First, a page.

White House

White House spokesman Sean Spicer says immigration ban 'small price to pay' for safety

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White House Press Secretary Sean Spicer
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White House spokesman Sean Spicer said Monday the Trump administration didn't telegraph its immigration ban beforehand because there was a brief period time to "ensure the people of the United States were safe."

In an interview on Monday on MSNBC's "Morning Joe," following President Donald Trump's executive order restricting immigration from seven Muslim-majority countries, Spicer asked what would have happened if the U.S. didn't act and "somebody was killed?"

"Three hundred and twenty-five thousand people flew into this country from airports and 109 people were affected and slowed down in their travel. I understand that is an inconvenience but at the end of the day that is a small price to pay as opposed to somebody losing their life because a terrorist attack was admitted," Spicer told MSNBC.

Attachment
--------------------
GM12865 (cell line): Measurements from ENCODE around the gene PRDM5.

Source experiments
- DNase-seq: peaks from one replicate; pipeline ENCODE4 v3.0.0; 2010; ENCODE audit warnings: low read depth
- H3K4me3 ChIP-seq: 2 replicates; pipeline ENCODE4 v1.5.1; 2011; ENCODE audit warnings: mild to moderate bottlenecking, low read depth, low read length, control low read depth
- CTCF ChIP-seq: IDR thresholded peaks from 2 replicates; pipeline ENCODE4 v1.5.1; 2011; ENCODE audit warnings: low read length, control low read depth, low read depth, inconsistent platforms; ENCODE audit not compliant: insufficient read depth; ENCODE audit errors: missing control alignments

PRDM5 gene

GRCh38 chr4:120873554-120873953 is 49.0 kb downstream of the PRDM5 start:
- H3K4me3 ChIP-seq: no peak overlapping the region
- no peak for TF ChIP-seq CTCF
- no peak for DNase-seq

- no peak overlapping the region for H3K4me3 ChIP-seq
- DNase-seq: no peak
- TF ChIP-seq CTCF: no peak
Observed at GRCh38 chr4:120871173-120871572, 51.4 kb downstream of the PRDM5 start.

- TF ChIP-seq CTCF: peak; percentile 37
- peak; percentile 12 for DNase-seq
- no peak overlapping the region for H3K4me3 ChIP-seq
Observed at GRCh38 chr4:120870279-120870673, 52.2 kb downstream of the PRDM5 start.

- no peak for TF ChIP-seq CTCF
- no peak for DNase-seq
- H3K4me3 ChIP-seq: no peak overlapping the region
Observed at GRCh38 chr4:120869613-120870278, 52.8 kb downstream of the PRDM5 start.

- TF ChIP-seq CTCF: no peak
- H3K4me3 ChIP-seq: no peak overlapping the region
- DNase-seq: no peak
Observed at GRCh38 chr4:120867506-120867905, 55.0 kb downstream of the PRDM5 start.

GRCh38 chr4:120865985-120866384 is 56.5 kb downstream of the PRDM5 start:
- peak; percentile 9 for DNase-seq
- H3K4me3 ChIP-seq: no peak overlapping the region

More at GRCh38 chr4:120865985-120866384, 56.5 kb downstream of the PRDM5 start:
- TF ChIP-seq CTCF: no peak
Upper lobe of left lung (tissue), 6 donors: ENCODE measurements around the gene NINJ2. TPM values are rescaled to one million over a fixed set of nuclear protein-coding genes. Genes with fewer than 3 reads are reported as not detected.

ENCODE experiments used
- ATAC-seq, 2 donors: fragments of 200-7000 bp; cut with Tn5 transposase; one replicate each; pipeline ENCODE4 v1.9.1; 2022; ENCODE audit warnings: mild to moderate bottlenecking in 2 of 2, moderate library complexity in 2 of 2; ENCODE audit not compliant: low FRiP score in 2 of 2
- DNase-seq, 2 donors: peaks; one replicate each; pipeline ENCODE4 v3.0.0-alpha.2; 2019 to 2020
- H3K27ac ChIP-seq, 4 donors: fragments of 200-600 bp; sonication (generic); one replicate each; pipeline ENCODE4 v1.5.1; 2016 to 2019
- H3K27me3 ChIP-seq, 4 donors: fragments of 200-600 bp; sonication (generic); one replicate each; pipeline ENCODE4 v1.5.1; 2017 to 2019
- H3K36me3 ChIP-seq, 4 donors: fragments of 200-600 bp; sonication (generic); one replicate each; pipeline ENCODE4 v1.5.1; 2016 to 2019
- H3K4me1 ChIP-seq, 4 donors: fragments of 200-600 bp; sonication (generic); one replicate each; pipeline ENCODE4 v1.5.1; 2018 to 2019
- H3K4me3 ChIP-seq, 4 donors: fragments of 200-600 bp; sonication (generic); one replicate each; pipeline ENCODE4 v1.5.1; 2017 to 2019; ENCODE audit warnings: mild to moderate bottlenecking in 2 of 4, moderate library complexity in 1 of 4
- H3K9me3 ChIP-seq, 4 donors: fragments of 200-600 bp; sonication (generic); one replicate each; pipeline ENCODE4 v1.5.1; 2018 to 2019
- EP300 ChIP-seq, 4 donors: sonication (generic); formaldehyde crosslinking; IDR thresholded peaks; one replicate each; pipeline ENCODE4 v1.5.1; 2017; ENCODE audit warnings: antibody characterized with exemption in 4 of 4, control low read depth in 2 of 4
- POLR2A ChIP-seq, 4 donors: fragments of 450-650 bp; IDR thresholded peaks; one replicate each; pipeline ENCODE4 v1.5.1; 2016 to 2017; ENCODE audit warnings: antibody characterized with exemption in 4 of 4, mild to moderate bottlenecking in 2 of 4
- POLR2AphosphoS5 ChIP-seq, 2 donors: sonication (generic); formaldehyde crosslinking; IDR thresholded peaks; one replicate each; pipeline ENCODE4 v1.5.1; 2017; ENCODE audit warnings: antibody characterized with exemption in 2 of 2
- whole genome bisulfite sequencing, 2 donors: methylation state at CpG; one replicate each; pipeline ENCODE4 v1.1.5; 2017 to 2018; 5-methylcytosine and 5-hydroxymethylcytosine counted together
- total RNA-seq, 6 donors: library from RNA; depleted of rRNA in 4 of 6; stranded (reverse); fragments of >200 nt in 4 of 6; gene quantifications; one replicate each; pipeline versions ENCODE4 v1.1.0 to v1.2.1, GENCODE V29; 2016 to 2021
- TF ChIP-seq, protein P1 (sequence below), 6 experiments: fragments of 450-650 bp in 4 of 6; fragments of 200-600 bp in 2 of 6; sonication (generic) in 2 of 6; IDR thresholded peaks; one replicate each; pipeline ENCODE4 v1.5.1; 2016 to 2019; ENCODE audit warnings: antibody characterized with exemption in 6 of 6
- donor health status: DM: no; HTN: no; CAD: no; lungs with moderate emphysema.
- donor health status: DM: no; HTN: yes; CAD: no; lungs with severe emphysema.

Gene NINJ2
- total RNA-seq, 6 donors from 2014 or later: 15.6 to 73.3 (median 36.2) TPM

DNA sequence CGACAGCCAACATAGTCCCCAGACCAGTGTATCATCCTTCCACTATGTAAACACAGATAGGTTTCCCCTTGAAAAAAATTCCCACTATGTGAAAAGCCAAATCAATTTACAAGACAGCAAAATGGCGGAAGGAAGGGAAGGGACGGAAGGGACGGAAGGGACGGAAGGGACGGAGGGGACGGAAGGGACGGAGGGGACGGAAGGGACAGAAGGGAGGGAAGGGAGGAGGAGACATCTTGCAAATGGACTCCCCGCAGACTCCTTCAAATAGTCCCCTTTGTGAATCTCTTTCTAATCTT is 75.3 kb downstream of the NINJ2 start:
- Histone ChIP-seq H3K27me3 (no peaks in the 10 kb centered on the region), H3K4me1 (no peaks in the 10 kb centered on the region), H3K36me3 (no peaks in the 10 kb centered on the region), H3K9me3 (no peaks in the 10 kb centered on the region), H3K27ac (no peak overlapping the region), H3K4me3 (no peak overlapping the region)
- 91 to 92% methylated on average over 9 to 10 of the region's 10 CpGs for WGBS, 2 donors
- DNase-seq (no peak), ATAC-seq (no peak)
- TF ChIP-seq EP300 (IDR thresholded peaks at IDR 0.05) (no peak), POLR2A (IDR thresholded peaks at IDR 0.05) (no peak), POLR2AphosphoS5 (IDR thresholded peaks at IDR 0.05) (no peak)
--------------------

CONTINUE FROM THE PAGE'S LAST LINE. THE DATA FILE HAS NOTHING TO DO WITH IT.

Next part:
Spicer did not say that a threat was imminent.

Late Friday, the Trump administration announced that it would temporarily bar entry to travelers from Iraq, Syria, Iran, Sudan, Libya, Somalia and Yemen due to terrorism concerns.

A federal judge granted an emergency stay Saturday to bar deportation of people with valid visas who landed in the U.S., following chaos and detentions.

Shortly after Spicer's interview, Trump tweeted about people being detained, saying the big problems at airports were caused by a Delta Airl Lines computer outage.

@realDonaldTrump: Only 109 people out of 325,000 were detained and held for questioning. Big problems at airports were caused by Delta computer outage,.....

@realDonaldTrump: protesters and the tears of Senator Schumer. Secretary Kelly said that all is going well with very few problems. MAKE AMERICA SAFE AGAIN!

Spicer also spoke about Trump's decision to give his chief strategist Steve Bannon a spot on the National Security Council.

"He brings to the table a much greater scope of the political landscape vis-a-vis the world — the geopolitical and national security affairs," he said.